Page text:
As far as you talking without a license you need that license to get your DMR ID. Personally i would suggest just getting you Technician license and youll be good to go. Without your ID you cant really do all that you could do with all your credentials.

I worked with DMR Motorola Mototrbo. The DMR system has 2 possibilities Conect + (local site) și Capacity + ( few sites linked together, GSM type) The radio is login to the system according an specific ID, programmed in the system (site controller). If you know another radio ID, you could clone the radio. In this case, you will be linked to a specific group where that radio has access. It’s not universal after you connect to the system. On the DMR system you can connect more radios on few different groups, on a multiple repeater system. You have to know the place you want to be. That is the license for. When you transmit, all others will see your radio ID, so be careful if it’s not a mutual agreement. Be very careful if it’s a P25 system. That is public safety and it’s very tricky and dangerous. Those radios could be tracked.

Seriously, in my opinion that internet-assisted DMR stuff is garbage. Dump the DMR and get yourself an analog FM ham rig, or GMRS rig and one of THOSE licenses. Or no license needed if you only listen. Stick with good ole “antenna to antenna” radio, not some needlessly complex “internet in the middle” stuff that mostly doesn’t involve actual radio-to-radio operation. Most people using “hotspots” are talking with a few milliwatts to a device in the same room that is plugged into the internet. For my money you could just join an AOL chatroom. :roll_eyes:

Wrong word. Garbage, i assume meaning rubbish?

Digital for hams and enthusiasts is a totally different facet to the hobby. The sending back of a perfectly functional radio is common. Ive actually stopped selling many dmr radios to hams because for many, their mindset is wrong. Its not about intelligence. One of my friends has a nice one and is struggling with it, despite being the local repeater keeper! Analogue folk, comfy with how they work, are happy with it, and the antennas, tweaking and ability to understand those weak hissy signals. Digital folk are interested in programming, and the features. Talking to interesting people is an aim, NOT, distance or countries. Its just like those that love contesting, and those that hate it.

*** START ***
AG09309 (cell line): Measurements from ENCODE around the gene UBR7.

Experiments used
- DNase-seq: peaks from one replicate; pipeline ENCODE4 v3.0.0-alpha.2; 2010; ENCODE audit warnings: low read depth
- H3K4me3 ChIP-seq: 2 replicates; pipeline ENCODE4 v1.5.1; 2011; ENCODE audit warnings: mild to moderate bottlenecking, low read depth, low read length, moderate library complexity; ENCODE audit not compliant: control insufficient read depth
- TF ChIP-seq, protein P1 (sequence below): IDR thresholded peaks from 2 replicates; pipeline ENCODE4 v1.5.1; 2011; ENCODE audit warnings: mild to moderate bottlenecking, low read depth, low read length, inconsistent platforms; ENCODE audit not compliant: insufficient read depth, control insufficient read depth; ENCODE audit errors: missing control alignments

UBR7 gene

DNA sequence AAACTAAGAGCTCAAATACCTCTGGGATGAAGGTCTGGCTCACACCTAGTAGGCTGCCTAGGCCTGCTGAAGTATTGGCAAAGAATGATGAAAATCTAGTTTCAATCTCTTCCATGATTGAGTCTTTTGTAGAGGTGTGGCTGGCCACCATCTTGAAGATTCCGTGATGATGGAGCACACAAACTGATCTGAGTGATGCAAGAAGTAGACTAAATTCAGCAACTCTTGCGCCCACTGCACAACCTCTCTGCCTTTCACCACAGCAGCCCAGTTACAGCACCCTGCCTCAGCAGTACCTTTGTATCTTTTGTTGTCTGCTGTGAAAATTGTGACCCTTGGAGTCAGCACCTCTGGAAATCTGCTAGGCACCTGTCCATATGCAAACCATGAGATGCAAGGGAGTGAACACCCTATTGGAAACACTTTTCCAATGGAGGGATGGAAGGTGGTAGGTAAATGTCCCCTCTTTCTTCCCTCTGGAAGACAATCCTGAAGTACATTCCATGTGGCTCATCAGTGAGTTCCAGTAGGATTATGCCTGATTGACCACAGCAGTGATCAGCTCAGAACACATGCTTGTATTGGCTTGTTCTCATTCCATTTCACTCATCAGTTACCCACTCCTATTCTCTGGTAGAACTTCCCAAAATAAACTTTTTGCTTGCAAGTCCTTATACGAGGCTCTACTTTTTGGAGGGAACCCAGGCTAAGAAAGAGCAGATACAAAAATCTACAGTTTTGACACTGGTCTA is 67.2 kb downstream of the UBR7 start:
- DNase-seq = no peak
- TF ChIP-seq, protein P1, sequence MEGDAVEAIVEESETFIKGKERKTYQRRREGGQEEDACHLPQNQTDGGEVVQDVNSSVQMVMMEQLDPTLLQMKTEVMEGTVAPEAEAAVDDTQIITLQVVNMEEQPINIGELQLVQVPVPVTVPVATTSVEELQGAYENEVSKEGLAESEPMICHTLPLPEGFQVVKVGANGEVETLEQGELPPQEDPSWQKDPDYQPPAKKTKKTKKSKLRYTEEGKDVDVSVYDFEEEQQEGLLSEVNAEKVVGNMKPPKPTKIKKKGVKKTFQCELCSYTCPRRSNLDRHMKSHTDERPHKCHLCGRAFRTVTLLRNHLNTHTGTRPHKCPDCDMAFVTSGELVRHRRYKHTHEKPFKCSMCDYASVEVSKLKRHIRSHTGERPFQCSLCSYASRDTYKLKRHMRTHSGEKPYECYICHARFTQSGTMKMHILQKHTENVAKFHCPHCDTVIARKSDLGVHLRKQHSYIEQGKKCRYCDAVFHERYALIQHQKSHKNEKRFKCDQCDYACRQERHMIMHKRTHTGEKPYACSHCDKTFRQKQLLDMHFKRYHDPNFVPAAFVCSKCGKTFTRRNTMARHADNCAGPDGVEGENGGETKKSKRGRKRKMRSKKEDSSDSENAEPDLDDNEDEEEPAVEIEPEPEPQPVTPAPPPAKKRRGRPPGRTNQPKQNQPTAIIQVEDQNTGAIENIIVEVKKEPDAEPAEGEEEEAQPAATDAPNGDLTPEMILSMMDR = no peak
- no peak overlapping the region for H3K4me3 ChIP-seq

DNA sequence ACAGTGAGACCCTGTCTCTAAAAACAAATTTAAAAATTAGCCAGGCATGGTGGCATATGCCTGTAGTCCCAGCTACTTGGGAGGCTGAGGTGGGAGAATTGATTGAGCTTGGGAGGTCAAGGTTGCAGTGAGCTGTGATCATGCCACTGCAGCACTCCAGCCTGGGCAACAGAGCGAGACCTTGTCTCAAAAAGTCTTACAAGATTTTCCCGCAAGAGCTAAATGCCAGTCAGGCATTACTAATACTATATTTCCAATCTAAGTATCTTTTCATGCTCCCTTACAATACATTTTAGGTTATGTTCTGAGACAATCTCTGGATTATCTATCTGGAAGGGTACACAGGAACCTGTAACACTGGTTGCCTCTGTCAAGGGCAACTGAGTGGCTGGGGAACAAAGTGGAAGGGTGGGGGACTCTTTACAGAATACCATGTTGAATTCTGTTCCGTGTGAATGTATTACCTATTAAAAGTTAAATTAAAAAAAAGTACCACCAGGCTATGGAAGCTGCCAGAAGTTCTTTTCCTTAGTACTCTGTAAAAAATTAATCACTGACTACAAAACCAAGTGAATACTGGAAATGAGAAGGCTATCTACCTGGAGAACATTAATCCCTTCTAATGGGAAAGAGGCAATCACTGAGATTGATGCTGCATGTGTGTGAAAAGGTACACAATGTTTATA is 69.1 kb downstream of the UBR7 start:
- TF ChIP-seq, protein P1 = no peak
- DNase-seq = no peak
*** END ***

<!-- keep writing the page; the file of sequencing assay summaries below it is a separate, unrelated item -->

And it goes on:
DMR is not garbage, its something different in the hobby.

However, digital for business is a very positive thing. The users dont need to know anything about how they work, but they have one feature. They either give good audio, or they dont. They have great features for businesses. You see in the display, office or security, or people’s names and it just works in a properly designed system. It can be made secure and private. What is garbage about that?

We also now have these mesh radios that are a big thing in the UK, and a whole new breed of hobby people are using radios and the internet.

Saying it’s not for me is fine, but its daft to categorise a decent system as garbage. You just dont like it, that is perfectly fine.

You can use your DMR on analog radio , person to person as long as you use freqs that dont require a license. I belive you can now use digital on a MURS freq now on digital simplex person to person without a liceanse as long as your radio meets certain requirments. Also, write your own code plug , you need to program the radios to talk. I belive your question was about do you have to have a DMR ID. No, not using simplex and I am not even sure if it DMR ID is law its more of the HAM community police themselves, which you dont want to take advantage of rules if they leave them up to civilians, maybe then they would restrict it more. I think you wanted to know if you had to connect through one of the major Networks that everyone is on that they require you to have DMR ID?
You can make your own network using HBLink / DMRLink software. You can load it on a RaspPi or on a cloud server running Debian. It’s free. Will require some settings to be configured (like what port your hotspots connect to etc …)The problem with that is allowed freqs without a license are the same digital or analog and the freq has to be able to transmit digitally which I beleive MURS now can. Now that I wrote all that I wouldnt listen to me I dont even have a license. lol

NO… you cannot use digital voice on MURS. Text messaging, yes.